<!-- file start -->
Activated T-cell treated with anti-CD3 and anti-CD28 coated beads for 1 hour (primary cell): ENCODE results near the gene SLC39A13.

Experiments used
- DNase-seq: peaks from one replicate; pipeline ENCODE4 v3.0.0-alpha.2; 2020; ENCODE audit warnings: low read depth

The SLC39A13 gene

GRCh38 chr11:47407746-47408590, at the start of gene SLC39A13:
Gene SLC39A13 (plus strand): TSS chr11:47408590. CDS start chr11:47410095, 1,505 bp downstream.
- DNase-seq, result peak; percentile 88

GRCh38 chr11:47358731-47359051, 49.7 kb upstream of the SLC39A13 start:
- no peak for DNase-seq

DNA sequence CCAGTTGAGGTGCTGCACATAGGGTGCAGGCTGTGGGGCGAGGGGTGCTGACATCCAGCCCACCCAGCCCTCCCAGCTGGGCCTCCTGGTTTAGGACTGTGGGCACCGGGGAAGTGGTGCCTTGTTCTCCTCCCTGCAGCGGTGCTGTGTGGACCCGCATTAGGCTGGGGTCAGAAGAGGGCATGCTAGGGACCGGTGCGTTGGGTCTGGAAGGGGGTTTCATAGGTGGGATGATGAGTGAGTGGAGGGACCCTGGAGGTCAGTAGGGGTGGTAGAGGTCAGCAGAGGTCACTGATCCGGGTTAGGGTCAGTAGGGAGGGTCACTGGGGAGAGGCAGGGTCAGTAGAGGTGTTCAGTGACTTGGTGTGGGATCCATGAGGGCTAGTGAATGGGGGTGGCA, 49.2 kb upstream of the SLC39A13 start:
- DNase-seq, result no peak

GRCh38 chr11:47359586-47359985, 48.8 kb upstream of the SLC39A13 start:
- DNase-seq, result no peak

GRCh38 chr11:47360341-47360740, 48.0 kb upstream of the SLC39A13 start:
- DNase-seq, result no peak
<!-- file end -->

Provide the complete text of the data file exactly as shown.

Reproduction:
Activated T-cell treated with anti-CD3 and anti-CD28 coated beads for 1 hour (primary cell): ENCODE results near the gene SLC39A13.

Experiments used
- DNase-seq: peaks from one replicate; pipeline ENCODE4 v3.0.0-alpha.2; 2020; ENCODE audit warnings: low read depth

The SLC39A13 gene

GRCh38 chr11:47407746-47408590, at the start of gene SLC39A13:
Gene SLC39A13 (plus strand): TSS chr11:47408590. CDS start chr11:47410095, 1,505 bp downstream.
- DNase-seq, result peak; percentile 88

GRCh38 chr11:47358731-47359051, 49.7 kb upstream of the SLC39A13 start:
- no peak for DNase-seq

DNA sequence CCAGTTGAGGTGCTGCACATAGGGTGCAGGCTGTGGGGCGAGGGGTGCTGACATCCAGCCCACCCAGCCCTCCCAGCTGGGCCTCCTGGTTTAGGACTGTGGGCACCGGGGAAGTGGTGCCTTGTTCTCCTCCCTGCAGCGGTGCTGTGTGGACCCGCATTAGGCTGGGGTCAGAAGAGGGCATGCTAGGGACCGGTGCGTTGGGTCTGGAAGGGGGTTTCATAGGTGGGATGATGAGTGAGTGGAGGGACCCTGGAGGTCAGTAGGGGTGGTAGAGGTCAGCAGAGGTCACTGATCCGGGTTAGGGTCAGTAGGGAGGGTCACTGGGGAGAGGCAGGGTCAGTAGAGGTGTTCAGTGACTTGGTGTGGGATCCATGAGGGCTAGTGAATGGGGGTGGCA, 49.2 kb upstream of the SLC39A13 start:
- DNase-seq, result no peak

GRCh38 chr11:47359586-47359985, 48.8 kb upstream of the SLC39A13 start:
- DNase-seq, result no peak

GRCh38 chr11:47360341-47360740, 48.0 kb upstream of the SLC39A13 start:
- DNase-seq, result no peak